On a rainy London night in 1946, novelist Maurice Bendrix has a chance meeting with Henry Miles, husband of his ex-mistress Sarah, who abruptly ended their affair two years before. ... See full summary »
Working in a Boston homeless shelter, Nick Flynn re-encounters his father, a con man and self-proclaimed poet. Sensing trouble in his own life, Nick wrestles with the notion of reaching out yet again to his dad.
On the day of his son's third birthday, without discussion with his wife or even leaving a note, Manhattan architect Cal gets in the family Volvo and starts driving. Marriage is suffocating him. His traveling seems aimless: stopping to work construction, drinking heavily, picking up women, thinking about his wife and son but not calling them. He sometimes goes across the borderline into fantasy as he imagines resolutions to his travels. It turns out that his travel West is not altogether aimless: he has a destination and some questions to ask. Once they're answered, will he remain the mythic restless American male or re-cross the borderline to return home? Written by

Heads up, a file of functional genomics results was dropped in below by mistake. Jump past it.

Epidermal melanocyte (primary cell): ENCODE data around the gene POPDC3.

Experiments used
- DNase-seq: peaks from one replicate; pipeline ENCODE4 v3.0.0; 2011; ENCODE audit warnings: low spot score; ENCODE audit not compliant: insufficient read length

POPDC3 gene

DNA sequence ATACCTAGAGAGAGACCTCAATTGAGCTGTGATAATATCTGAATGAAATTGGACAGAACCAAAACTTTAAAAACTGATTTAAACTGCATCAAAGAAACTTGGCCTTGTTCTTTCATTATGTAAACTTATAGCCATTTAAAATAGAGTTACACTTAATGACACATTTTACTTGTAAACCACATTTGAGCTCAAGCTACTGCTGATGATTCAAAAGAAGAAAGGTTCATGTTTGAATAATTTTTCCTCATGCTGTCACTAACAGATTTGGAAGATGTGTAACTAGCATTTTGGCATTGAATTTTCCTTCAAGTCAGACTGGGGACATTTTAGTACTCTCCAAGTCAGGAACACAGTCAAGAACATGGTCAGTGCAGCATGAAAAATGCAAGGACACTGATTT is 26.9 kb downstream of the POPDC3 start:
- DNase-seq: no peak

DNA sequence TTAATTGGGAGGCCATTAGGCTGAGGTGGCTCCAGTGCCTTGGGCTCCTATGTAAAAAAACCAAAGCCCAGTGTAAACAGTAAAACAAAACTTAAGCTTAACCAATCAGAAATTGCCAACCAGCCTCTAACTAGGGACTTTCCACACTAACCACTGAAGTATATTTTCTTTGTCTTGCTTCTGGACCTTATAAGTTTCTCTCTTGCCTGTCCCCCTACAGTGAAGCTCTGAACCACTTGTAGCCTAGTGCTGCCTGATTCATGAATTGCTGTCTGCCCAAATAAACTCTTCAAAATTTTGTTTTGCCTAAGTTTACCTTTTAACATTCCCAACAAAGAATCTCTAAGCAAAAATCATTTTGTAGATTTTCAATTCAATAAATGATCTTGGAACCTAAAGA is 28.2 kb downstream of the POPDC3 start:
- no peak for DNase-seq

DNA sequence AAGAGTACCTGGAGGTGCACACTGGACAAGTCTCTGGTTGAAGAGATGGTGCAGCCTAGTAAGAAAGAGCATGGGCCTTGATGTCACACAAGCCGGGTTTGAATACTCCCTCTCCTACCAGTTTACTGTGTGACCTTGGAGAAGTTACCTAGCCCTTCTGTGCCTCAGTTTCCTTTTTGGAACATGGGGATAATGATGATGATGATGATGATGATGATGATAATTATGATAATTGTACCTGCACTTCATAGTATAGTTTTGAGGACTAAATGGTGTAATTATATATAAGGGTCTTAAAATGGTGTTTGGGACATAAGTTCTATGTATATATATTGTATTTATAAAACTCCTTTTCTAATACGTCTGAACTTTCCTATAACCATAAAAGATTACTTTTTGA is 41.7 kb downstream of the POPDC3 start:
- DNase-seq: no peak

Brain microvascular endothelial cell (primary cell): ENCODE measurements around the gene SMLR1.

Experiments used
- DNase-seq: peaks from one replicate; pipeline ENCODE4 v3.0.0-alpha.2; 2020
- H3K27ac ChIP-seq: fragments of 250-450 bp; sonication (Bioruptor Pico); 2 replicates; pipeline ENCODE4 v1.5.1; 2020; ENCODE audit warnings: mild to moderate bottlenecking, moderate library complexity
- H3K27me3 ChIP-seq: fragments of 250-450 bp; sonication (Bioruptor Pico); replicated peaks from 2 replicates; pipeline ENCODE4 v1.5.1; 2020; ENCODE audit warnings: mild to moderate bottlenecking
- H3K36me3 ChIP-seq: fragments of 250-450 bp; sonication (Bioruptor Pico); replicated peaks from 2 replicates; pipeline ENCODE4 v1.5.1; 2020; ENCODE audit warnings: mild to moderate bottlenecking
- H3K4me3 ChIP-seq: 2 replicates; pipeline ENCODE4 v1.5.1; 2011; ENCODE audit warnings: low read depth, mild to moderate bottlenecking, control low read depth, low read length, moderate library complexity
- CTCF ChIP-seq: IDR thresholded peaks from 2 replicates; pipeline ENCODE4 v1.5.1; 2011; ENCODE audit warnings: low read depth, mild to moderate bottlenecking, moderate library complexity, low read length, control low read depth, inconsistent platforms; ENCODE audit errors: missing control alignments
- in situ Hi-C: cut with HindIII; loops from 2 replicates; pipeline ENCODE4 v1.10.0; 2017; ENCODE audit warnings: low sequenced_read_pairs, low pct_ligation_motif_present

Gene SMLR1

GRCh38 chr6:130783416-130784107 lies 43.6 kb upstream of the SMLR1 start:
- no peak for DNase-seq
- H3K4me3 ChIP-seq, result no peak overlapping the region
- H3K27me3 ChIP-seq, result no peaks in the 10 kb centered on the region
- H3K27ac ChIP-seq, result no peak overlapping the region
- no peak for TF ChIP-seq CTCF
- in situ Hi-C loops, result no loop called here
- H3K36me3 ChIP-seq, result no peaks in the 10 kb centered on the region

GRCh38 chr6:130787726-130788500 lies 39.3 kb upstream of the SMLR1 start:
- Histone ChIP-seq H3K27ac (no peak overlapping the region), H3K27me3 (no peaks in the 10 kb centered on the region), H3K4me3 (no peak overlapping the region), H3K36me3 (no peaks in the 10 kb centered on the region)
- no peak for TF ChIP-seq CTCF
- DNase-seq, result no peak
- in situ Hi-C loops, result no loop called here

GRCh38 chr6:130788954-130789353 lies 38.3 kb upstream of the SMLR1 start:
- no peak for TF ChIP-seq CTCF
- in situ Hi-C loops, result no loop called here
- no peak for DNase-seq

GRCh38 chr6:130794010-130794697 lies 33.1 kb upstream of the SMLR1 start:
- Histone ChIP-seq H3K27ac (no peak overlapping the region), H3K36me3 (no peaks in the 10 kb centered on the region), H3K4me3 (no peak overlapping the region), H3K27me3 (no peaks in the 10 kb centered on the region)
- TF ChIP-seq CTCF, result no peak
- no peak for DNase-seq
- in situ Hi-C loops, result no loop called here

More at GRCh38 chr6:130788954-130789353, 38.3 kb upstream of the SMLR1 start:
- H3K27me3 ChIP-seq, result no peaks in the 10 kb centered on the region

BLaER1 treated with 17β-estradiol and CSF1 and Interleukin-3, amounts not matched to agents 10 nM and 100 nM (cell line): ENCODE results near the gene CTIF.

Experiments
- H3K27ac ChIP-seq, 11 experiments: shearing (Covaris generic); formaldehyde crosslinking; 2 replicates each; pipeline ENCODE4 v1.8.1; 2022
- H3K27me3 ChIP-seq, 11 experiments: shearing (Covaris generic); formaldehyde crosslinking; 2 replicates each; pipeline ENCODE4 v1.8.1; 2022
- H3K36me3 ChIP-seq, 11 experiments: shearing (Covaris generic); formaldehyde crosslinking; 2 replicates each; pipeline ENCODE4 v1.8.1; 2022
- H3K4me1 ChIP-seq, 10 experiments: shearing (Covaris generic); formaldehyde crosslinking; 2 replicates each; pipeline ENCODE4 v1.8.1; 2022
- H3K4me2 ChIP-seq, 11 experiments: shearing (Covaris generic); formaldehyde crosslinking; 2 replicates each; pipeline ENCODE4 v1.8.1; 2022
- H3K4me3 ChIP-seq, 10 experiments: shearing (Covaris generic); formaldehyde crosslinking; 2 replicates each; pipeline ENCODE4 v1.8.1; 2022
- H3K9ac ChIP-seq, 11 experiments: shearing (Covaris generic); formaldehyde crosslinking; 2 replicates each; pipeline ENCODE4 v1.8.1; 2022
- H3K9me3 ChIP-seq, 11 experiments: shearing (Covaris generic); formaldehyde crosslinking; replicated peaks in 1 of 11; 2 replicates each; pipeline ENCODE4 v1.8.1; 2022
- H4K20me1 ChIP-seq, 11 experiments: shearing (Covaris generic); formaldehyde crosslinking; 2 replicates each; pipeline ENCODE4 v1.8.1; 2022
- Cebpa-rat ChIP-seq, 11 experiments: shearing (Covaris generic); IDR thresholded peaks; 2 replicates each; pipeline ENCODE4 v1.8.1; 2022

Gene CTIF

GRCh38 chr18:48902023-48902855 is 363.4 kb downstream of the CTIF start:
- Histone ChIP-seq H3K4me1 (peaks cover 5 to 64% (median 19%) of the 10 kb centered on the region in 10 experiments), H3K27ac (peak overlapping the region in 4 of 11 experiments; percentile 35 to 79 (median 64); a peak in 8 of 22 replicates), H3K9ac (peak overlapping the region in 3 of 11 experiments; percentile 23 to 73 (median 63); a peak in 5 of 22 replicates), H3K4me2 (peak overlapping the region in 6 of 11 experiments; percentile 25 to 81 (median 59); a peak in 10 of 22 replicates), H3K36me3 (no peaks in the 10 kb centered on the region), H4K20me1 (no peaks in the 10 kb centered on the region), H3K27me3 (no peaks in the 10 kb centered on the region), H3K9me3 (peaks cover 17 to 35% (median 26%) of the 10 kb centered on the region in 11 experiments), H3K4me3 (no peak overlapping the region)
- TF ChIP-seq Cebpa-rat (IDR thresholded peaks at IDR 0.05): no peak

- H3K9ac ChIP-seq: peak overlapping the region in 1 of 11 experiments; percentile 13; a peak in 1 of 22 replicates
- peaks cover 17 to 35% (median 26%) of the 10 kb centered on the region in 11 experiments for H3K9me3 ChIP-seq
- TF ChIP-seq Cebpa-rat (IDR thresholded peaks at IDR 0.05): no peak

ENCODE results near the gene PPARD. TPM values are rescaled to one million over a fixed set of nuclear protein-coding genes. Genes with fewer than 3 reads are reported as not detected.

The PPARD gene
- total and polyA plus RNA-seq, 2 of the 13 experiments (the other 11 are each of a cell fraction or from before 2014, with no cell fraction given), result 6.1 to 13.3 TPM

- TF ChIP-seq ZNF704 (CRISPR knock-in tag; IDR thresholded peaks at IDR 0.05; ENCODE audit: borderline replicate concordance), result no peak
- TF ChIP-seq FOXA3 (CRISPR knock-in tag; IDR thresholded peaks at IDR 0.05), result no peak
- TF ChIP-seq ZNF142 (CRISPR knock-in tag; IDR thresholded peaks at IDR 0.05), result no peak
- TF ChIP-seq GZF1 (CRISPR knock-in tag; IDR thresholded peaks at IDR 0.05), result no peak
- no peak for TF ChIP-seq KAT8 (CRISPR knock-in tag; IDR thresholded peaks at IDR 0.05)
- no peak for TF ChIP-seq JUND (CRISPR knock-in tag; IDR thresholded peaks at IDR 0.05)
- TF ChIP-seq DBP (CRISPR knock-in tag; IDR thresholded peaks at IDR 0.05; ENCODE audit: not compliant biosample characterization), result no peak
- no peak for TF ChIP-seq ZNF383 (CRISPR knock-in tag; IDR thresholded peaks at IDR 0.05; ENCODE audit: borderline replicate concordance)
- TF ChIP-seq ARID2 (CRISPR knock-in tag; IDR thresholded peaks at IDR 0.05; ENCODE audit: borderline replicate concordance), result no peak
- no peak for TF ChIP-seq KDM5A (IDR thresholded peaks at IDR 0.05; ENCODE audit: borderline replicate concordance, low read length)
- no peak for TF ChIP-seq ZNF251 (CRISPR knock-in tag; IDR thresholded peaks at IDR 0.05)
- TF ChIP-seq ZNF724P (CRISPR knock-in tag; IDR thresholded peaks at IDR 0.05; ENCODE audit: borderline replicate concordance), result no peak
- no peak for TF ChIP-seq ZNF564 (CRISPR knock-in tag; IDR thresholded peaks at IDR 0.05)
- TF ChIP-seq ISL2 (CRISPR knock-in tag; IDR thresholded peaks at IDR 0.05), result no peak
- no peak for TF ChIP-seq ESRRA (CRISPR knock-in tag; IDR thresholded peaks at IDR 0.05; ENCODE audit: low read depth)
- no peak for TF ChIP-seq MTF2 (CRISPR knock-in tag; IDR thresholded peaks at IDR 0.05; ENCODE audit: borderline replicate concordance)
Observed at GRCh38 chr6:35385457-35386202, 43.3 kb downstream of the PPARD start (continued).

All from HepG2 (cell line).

In the first bar scene, where Cal loudly complains about his song not being played on the jukebox, the song he has selected is "Hard to Handle" by the Black Crowes. See more »
When Cal and the hitchhiker girl drove towards the Minneapolis airport, the weather was cold, somber and gray, and there was a light dusting of snow on the ground. Yet once in the airport, when Cal was talking to his old schoolmate Jack, the camera view out the window of the airport showed a sunny sky and lots of greenery, with absolutely no snow anywhere. See more »
Women are just different than men. They want different things. I mean, Jesus Christ, I don't want to see anyone for that many days in a row.
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WORLD TRAVELER (2002) **1/2 Billy Crudup, Julianne Moore, Cleavant Derricks, James LeGros, David Keith, Karen Allen, Mary McCormack, Liane Balaban, Francie Swift, Richie Dye. Filmmaker Bart Freundlich's sophomore endeavor echoes fine 70's introspective dramas the likes of `Five Easy Pieces' but wanders almost aimlessly with his protagonist Crudup (who acquits himself barely here into being anything remotely resembling a likable person) as a callow young family man who one day drives from NYC across the country to find something, anything to make sense of his existence encountering a few colorful characters along the way (namely the director's real-life love Moore, who adds some tasty flaky moments) yet makes the impossible somehow engrossing.
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